2. In a large skillet, melt the ghee over medium heat and swirl to coat the bottom of the pan. When the ghee is hot, add the onion and carrot and cook, stirring, until the onion is translucent, 2 to 3 minutes. Stir in the garlic and cook until the garlic is aromatic, about 1 minute. 

3. Add the riced cauliflower to the skillet and mix thoroughly with the rest of the vegetables. Add the chicken broth, cover the pan with a lid, and steam until you’ve arrived at a rice-like consistency, 10 to 12 minutes. (The cauliflower should be tender, but not mushy or wet.)

4. Remove the pan from the heat and mix in the chopped cilantro. Adjust the seasoning with salt and pepper.

This is an incredibly versatile recipe. Make a Moroccan-style rice by adding 1/4 cup slivered almonds or pine nuts, 1/2 cup raisins, 1/2 teaspoon ground cumin, 1/4 teaspoon ground turmeric, and 1/4 teaspoon ground cinnamon. Make rice Asian-style by adding 2 tablespoons coconut aminos, 1 teaspoon sesame oil, and 2 minced green onions. Or make this a complete meal by adding a serving of your favorite chopped protein (like chicken, shrimp, flank steak, or pork) and any leftover sautéed vegetables you have in your fridge.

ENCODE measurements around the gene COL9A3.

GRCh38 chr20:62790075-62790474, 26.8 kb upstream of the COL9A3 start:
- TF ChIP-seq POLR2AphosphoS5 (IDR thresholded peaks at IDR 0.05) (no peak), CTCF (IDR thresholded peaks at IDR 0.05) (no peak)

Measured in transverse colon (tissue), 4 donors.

Pro Tip: Grating
If you don’t have a food processor, you can use a box grater to shred the cauliflower into rice. Patience, however, as it will take quite a while! You can also make fried “rice” by omitting the chicken broth, adding more cooking fat to the pan, and pan-frying the rice until tender, about 5 minutes. For an even more authentic fried-rice experience, stir two egg whites into the cauliflower while pan-frying. 

Recipes and Photo from THE WHOLE30 by Melissa and Dallas Hartwig. Copyright © 2015 by Whole9 Life, LLC. Reprinted by permission of Houghton Mifflin Harcourt Publishing Company. All rights reserved.